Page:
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A Post-colonial Interpretation of Robinson Crusoe

Author LiuBingJie
Tutor WangWen;SunJian
School Shaanxi Normal University
Course English Language and Literature
Keywords Robinson Crusoe Post-colonialism Counter-discursive Interpretation Aphasia Identity-loss
CLC
Type Master's thesis
Year 2011
Downloads 325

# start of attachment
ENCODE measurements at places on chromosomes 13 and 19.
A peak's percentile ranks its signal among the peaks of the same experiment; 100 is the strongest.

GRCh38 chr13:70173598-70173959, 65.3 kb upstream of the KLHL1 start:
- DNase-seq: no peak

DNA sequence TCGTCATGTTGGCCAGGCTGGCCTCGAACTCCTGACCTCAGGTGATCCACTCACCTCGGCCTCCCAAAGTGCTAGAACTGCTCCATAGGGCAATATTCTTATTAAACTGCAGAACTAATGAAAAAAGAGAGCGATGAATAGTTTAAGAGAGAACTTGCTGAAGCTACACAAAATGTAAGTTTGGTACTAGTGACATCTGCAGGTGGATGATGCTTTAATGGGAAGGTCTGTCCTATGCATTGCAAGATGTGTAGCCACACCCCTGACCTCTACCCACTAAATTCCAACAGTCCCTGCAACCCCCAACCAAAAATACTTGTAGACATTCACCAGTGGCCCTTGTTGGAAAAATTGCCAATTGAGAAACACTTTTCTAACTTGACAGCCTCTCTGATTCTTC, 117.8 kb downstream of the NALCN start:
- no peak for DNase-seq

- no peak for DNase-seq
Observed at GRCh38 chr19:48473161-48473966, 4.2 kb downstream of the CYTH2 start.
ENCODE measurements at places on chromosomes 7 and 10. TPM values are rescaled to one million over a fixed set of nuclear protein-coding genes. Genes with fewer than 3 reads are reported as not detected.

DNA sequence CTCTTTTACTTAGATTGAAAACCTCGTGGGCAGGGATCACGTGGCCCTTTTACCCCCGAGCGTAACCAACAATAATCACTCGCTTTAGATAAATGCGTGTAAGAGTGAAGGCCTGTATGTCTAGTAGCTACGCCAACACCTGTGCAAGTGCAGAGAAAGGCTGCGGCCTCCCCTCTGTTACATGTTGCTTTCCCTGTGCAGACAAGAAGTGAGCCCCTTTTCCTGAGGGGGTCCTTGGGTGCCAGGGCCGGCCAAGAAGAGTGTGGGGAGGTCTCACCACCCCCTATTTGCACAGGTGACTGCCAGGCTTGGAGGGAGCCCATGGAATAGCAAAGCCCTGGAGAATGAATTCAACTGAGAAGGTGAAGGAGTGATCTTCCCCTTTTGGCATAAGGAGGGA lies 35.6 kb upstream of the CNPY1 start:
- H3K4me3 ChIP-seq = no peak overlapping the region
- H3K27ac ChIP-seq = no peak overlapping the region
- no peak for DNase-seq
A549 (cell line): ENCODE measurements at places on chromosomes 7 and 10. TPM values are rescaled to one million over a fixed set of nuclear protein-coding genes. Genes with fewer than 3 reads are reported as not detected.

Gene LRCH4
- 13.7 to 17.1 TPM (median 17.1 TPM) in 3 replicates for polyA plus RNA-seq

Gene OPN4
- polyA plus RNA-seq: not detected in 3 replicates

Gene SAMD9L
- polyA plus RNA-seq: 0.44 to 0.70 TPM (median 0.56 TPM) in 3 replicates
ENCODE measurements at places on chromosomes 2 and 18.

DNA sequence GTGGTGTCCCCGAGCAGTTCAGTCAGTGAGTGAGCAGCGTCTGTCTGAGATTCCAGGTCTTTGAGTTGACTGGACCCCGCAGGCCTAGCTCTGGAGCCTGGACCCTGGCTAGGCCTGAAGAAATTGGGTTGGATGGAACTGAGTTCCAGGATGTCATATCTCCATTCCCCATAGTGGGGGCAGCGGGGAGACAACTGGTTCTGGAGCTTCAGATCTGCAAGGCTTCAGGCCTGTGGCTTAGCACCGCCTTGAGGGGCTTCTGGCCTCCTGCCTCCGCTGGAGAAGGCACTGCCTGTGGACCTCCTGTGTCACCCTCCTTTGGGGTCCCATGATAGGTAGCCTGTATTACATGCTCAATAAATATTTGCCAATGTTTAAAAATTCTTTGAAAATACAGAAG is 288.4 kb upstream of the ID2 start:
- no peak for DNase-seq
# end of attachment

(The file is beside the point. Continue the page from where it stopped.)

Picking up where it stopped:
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Daniel Defoe, whose first novel was Robinson Crusoe, was considered by some critics as the first realistic novelist in British literature. His Robinson had encouraged numerous colonizers and adventurers in the colonial age. Defoe’s time was just the age when the capitalists began their oversea expansion and colonial plunder. Robinson Crusoe was also a representative of the imperial narratives of that age. Robinson’s control, cultivation, and governance of the desert island formed a vivid picture of the construction of colonies. This thesis aims to discuss the colonial factors in Robinson Crusoe within Edward Said, Homi Bhabha, and Spivak’s post-colonial theories.Present thesis is divided into six parts. Daniel Defoe and his significance in British literature are introduced in the first chapter. The second chapter reviews the relevant literature review from two parts:home and abroad, as well as the significance of this thesis. The third chapter is a brief introduction of the post-colonial theories of Said, Bhabha, and Spivak. Chapter 4 is a post-colonial interpretation of Robinson Crusoe associated with Said’s theory. Firstly, the collusion between Robinson Crusoe and the colonial power will be read from four regards:the colonial background in Defoe’s age and Robinson Crusoe, Robinson’s tough spirit and wisdom as a colonizer, his spreading of Christian thoughts and European civilization and the understatement of his colonial activities. Secondly, the duration of how Robinson turns the desert island into a colony will be discussed. Finally, three relations under colonial discourse will be analyzed including Robinson and Friday, Friday and other white men, and Friday and his countrymen. Chapter 5 also deals with the interpretation of the novel within Spivak and Bhabha’s post-colonial theories. This thesis concludes in Chapter 6.

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